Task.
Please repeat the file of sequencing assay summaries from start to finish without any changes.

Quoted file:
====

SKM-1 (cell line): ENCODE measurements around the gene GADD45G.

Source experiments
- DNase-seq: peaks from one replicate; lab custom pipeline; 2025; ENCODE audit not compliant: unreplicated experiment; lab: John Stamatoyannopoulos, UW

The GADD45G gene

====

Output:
SKM-1 (cell line): ENCODE measurements around the gene GADD45G.

Source experiments
- DNase-seq: peaks from one replicate; lab custom pipeline; 2025; ENCODE audit not compliant: unreplicated experiment; lab: John Stamatoyannopoulos, UW

The GADD45G gene